Stories take words and breaths and turn them into walls our egos crash into, and overstuffed chairs our souls rest in, and kitchen chairs where our hearts linger over coffee and donuts.
Stories teach best when they take the familiar to illustrate the unfamiliar. If your grandfather sat in a kitchen chair, lit at night when you visited while on vacation by a harsh fluorescent circle of light, lit at noon by the window by his right hand, if you walked in and saw him in that chair for coffee in the morning, then when someone speaks of kitchen chairs where hearts linger, your heart leaps and says, “I know.”
If, on the other hand, you met your grandfather for coffee on the floor of a tent, sand blowing by, camel near at hand, then the image of kitchen and chair leave you wondering.
So when Jesus says, “a farmer went out to sow his seed,” he had to be describing a scene that was as familiar as that morning’s walk. Because, after all, Jesus was the storyteller. He told stories and worlds existed. He told stories and people were.
For Jesus, stories matter.
We can go up two paths with our thoughts.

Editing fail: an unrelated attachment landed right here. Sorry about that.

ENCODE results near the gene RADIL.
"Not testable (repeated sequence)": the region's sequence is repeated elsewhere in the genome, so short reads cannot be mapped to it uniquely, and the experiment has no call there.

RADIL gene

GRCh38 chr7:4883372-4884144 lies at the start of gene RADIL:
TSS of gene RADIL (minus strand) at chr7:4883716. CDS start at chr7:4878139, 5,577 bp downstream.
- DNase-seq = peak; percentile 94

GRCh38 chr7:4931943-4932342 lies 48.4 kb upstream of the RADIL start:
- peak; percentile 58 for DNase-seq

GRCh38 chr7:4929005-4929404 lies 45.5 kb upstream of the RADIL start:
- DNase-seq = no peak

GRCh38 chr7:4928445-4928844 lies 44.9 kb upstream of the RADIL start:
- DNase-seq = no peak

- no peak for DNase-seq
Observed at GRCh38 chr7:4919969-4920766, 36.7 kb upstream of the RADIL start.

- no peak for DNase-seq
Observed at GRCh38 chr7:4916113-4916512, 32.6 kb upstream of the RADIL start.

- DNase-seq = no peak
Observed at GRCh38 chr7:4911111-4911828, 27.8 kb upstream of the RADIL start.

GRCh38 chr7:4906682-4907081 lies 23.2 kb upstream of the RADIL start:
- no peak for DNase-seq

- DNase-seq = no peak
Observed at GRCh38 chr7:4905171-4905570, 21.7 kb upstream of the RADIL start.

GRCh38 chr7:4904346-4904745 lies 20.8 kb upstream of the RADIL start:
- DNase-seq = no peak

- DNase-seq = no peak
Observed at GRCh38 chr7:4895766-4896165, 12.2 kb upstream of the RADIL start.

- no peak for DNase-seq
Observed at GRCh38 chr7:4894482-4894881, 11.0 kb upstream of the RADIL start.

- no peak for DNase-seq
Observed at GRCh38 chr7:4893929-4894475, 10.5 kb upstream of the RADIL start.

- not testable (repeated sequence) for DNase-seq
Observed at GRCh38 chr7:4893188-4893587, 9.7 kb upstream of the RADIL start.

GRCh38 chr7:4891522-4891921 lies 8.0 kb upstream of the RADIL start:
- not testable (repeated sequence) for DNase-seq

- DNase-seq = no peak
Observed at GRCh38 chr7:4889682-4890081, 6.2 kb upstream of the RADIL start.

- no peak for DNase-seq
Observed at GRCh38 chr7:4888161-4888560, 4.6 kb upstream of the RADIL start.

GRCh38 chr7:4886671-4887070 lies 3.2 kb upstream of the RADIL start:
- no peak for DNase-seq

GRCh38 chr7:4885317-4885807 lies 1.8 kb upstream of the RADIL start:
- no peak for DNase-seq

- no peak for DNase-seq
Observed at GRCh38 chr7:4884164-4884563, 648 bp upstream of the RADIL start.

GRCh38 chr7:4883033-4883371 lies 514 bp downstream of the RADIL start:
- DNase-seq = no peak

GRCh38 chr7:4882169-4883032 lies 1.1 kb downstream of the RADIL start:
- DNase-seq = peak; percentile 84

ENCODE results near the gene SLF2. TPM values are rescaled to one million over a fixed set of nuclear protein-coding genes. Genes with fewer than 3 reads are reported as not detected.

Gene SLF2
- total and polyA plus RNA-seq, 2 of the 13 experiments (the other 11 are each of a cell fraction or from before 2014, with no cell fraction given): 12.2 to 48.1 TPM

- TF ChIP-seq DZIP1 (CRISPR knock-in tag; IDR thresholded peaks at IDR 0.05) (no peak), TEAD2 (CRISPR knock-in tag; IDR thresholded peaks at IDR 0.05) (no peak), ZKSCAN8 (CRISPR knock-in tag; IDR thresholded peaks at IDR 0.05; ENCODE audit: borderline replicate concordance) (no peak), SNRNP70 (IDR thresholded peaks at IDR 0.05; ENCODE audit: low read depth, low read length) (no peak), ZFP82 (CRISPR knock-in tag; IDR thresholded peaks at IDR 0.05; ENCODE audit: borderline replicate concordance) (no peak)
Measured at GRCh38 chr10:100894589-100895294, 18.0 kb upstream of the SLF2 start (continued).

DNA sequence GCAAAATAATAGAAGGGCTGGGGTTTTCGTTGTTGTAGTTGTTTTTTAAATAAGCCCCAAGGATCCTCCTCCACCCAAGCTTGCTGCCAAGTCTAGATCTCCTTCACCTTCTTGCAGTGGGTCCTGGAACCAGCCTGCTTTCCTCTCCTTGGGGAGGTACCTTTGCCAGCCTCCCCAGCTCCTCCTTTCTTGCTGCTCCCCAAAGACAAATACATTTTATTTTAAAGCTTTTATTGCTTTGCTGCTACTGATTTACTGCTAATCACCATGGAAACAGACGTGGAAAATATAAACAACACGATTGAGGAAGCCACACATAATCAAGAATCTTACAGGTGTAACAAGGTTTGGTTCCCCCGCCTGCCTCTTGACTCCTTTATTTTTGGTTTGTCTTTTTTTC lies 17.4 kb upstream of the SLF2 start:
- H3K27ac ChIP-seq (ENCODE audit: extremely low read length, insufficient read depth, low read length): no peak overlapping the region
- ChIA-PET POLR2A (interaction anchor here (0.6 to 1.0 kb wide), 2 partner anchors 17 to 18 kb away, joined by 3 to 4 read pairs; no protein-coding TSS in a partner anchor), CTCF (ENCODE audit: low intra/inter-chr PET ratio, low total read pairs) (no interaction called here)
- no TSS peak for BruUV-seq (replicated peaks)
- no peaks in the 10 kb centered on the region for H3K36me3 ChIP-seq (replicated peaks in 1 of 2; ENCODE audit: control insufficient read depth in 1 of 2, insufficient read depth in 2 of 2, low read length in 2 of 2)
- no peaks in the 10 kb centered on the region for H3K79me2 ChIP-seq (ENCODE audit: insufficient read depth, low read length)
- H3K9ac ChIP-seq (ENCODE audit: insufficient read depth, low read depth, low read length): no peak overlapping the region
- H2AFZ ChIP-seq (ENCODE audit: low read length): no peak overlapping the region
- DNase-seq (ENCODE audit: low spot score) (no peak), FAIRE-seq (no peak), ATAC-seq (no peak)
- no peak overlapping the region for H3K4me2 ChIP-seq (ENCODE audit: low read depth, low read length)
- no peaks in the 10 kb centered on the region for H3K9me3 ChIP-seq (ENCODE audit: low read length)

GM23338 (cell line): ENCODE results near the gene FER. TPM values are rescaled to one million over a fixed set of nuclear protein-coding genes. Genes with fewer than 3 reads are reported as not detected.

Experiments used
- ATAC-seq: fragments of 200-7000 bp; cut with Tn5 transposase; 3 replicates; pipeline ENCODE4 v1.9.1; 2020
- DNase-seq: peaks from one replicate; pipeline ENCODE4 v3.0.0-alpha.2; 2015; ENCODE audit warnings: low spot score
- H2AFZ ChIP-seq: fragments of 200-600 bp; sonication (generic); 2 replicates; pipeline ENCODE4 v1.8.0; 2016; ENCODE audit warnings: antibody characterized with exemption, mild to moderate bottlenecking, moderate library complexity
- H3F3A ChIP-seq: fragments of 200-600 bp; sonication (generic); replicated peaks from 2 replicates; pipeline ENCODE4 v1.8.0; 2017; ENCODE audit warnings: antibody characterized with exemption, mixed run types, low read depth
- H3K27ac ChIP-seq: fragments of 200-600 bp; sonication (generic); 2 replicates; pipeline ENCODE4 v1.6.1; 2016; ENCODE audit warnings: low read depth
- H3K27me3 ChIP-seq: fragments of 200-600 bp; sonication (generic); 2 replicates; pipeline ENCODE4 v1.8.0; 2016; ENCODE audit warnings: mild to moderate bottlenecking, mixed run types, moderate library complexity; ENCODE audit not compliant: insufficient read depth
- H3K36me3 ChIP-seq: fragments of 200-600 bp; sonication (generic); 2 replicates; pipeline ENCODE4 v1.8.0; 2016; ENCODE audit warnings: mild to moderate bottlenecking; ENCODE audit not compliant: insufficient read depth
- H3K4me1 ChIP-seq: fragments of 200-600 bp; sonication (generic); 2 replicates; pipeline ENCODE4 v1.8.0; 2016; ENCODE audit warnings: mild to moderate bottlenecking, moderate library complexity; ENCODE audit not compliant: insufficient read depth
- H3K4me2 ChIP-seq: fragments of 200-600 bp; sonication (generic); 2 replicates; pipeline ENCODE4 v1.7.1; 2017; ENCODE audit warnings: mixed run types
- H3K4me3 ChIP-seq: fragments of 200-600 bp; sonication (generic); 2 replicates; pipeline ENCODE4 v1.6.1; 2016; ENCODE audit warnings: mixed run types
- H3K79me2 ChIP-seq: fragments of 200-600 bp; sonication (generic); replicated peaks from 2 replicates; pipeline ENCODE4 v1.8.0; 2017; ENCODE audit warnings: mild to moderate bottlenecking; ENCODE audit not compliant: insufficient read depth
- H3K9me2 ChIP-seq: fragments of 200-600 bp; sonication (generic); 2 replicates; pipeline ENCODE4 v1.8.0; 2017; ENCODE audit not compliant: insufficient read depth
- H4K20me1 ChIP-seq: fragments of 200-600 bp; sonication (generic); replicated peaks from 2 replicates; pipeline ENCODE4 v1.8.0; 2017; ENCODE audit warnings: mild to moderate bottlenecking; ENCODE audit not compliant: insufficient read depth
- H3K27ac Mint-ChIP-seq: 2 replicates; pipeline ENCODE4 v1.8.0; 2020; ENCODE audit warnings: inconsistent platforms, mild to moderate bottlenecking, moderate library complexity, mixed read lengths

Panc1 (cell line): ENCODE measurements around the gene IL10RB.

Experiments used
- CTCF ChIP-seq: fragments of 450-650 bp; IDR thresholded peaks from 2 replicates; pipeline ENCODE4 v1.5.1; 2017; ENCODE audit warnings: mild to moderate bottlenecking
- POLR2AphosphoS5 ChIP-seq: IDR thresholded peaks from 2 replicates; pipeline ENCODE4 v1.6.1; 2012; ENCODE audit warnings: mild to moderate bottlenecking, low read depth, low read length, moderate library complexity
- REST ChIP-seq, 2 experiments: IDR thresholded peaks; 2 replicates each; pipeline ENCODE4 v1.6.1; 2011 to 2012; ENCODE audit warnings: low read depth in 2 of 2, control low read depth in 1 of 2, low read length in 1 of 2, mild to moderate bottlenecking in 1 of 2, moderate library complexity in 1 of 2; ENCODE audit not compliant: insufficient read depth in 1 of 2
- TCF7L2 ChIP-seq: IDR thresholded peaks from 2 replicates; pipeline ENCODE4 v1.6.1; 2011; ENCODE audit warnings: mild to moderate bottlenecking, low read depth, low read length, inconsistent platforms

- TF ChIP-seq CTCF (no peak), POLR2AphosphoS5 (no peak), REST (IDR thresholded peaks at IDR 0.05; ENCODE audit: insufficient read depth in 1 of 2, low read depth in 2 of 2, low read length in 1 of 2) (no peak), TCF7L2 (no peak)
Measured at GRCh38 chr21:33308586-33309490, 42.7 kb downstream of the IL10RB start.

One is a road of application. It speaks of our own storytelling and says, “tell of what is familiar.” To teach with story is often to start in the kitchen rather than the chancel. Illuminate the infinite with the familiar.
The other is a road of reflection. Until writing this, I had never thought that perhaps the ordinary listener struggled with the stories not because they were so unfamiliar–as they are to us (what farmers sow? They all use 20 row planters)–but because they were so familiar.
Jesus told great stories to all. Only some said, “wait. What?”
2 thoughts on “everyday life”
We NEED stories.
I must say it’s sad that so many look to the TV for stories, myself included.
But it’s great that the Bible is always there, patiently waiting for us to dig into so many rich and deep stories.
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